A:  Thank you; I am so glad the story resonated with you. And you are not alone in having cried! The inspiration for this story came from a very special experience I had when I was promoting my first book, Together Tea. I was asked to read at an assisted living center, and after the reading, we all sat down to a wonderful Persian lunch organized by the center (there is a lot of food in both my books!). An elderly man in a wheelchair at our table kept saying how he’d met the prince of Spain and traveled with Charles De Gaulle. Others weren’t interested in hearing his repetitions. But before I left, I asked what his name was and was surprised that it was an Iranian name. Weeks later when I visited my parents, I told them about this elderly man. When I said his name, my father said, “He was one of our most decorated foreign dignitaries. He met the prince of Spain. He traveled with Charles de Gaulle.” I was stunned. That night I kept thinking about what it meant to be an elderly person in an assisted living center with a past that no one believed. Or, a past people believed but just didn’t care about. I knew then that I had the kernel for my next book. I started with just the image of an elderly man in a wheelchair. But then I added the story of a great lost love and letters passed in books in a stationery shop.

Q:  The story begins at the end, when a woman, escorted by her husband, gets dropped off at a nursing home outside of Boston, to visit her first love from her teenage years growing up in Iran. Did you write that ending first and then come up with what came before, or did you add that part to the beginning of the book once you finished the story?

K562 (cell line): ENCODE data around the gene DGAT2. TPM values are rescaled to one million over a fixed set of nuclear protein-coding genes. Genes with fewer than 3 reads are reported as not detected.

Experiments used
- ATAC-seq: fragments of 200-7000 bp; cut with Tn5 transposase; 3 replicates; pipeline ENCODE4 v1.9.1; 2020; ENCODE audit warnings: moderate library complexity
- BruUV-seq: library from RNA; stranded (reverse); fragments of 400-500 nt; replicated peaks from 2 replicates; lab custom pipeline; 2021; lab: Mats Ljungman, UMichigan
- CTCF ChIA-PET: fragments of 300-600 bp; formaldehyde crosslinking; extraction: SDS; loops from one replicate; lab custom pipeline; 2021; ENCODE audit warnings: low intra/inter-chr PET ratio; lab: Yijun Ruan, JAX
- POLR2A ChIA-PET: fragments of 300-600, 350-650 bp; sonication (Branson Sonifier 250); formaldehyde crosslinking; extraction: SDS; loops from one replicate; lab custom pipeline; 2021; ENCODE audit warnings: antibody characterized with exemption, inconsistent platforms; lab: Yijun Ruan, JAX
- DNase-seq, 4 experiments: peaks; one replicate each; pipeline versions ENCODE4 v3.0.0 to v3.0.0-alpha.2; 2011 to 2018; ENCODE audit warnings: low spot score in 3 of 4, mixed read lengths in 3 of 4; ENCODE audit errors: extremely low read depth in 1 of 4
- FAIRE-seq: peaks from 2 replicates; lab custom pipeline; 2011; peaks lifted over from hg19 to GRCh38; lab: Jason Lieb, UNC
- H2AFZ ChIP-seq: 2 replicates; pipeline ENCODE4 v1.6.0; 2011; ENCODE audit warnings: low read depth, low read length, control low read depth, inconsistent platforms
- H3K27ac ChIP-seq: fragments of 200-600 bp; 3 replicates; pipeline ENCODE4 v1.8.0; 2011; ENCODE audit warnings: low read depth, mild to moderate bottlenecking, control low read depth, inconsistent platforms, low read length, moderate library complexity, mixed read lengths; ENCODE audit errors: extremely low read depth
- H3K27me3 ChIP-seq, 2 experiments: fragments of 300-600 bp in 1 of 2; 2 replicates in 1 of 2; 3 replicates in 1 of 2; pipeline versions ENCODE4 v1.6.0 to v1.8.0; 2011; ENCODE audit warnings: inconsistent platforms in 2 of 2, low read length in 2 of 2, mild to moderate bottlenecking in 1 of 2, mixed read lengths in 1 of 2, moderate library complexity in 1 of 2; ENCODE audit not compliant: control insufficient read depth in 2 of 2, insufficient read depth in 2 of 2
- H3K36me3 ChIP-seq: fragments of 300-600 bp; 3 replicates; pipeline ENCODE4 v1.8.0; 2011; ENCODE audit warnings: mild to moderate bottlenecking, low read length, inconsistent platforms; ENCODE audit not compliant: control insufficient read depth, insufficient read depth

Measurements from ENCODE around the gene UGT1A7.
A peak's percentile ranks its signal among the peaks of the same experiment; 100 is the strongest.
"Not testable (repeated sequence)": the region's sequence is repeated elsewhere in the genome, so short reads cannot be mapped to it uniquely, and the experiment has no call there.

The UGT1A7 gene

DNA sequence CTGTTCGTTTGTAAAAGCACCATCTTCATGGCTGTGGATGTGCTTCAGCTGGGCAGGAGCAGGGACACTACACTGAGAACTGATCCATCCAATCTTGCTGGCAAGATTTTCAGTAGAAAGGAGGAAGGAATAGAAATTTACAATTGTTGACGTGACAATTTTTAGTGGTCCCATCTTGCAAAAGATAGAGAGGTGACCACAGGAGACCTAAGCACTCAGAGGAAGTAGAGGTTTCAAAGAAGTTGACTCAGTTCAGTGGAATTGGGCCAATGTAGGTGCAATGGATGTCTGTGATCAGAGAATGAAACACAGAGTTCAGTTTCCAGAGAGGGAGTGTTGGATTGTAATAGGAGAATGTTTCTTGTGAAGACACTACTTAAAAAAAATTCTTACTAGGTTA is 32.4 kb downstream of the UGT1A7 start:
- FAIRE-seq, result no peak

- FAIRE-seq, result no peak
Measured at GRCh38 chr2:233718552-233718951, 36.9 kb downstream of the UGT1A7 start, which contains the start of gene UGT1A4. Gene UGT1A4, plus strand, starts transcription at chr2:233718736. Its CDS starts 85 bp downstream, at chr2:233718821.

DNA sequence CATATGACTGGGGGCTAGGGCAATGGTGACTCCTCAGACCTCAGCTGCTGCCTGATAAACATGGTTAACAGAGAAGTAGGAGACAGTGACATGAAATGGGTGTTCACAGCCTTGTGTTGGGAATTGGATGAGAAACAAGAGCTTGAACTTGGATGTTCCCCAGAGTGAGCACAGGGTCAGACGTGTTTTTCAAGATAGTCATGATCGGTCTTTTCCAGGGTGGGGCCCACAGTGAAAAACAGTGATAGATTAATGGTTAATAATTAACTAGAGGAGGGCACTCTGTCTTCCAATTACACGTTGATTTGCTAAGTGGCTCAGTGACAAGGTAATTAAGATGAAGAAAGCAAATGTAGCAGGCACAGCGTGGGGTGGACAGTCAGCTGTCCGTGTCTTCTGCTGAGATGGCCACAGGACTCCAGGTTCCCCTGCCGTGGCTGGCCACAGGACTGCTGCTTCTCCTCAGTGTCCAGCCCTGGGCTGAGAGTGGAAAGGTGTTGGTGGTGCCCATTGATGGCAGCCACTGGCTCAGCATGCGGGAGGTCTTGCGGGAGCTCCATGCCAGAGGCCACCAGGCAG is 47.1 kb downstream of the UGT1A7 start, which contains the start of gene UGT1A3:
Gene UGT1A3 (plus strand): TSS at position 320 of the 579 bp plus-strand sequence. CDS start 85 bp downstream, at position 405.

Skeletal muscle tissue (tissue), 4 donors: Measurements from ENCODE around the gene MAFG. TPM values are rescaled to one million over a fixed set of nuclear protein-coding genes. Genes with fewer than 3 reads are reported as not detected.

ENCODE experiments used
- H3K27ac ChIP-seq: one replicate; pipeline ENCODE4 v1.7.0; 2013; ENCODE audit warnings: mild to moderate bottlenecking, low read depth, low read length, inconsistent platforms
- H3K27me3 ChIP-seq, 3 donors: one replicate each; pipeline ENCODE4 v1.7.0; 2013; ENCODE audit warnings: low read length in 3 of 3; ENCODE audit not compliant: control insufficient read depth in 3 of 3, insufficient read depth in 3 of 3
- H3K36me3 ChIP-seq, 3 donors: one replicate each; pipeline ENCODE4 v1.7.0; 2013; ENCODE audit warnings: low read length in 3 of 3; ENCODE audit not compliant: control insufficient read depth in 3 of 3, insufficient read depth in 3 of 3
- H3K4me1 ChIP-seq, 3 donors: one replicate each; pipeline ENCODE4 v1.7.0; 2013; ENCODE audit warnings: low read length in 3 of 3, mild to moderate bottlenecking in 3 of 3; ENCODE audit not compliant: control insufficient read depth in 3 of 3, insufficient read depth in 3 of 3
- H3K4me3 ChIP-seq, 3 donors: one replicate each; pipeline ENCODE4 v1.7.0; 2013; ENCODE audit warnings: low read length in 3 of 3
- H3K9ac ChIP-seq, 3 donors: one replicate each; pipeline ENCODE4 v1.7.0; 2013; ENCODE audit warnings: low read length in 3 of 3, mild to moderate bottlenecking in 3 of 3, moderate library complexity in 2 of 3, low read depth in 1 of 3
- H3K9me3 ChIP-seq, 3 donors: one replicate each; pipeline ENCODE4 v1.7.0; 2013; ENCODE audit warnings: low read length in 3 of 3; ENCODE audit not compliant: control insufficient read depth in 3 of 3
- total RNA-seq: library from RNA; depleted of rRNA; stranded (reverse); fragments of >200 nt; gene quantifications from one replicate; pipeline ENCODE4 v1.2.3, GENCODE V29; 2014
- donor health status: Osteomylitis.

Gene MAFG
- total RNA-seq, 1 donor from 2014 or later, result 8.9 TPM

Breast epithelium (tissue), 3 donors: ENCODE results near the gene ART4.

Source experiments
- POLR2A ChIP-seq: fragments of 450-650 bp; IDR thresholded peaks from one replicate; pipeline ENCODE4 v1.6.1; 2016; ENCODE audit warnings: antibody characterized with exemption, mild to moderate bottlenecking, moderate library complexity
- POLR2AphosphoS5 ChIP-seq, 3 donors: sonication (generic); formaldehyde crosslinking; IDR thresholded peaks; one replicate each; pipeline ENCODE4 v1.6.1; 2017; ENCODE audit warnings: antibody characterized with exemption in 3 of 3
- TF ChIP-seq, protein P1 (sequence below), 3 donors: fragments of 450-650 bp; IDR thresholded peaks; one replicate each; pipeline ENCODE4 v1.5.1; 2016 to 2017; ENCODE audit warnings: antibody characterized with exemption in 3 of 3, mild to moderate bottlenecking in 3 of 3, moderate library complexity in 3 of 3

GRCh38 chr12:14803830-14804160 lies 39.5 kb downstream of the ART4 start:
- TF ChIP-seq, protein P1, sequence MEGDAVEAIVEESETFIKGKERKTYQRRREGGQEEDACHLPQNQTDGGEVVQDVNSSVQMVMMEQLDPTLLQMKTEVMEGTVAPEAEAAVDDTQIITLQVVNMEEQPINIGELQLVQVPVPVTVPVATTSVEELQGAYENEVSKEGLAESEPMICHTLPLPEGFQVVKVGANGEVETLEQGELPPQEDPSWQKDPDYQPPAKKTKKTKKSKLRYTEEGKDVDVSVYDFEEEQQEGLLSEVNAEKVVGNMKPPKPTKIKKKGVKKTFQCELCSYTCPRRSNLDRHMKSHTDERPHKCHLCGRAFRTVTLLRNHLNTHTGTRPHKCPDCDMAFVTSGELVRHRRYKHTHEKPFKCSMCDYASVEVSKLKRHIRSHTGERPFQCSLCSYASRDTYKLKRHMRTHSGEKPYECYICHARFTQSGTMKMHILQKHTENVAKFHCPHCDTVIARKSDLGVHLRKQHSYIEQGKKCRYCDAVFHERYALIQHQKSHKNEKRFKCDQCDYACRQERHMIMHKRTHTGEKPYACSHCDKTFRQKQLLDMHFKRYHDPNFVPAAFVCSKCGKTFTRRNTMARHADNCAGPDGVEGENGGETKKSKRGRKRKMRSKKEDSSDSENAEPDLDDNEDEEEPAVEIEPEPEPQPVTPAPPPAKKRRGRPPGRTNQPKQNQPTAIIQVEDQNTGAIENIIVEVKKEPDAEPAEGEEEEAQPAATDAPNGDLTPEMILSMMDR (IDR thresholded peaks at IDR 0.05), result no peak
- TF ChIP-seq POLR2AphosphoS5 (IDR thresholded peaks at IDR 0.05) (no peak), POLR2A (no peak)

A:  I wrote that scene first. I knew I wanted to start the novel with the reader knowing that this is a tale not just of first love, but of lost love. It was very important to me to frame the story with Roya and Bahman reuniting when they are both 77 after they have spent sixty years apart. And to then go back in time to when they are 17 and first meet. 

Q:  The letters between Roya and Bahman leading up to their meeting in the square were suspicious; I got the sense there was something not right but couldn’t put my finger on it. The revealing letter at the end, which told the whole story, was the perfect way to tie up all loose ends and answer all the questions. Where did the idea of exchanging letters in books come from?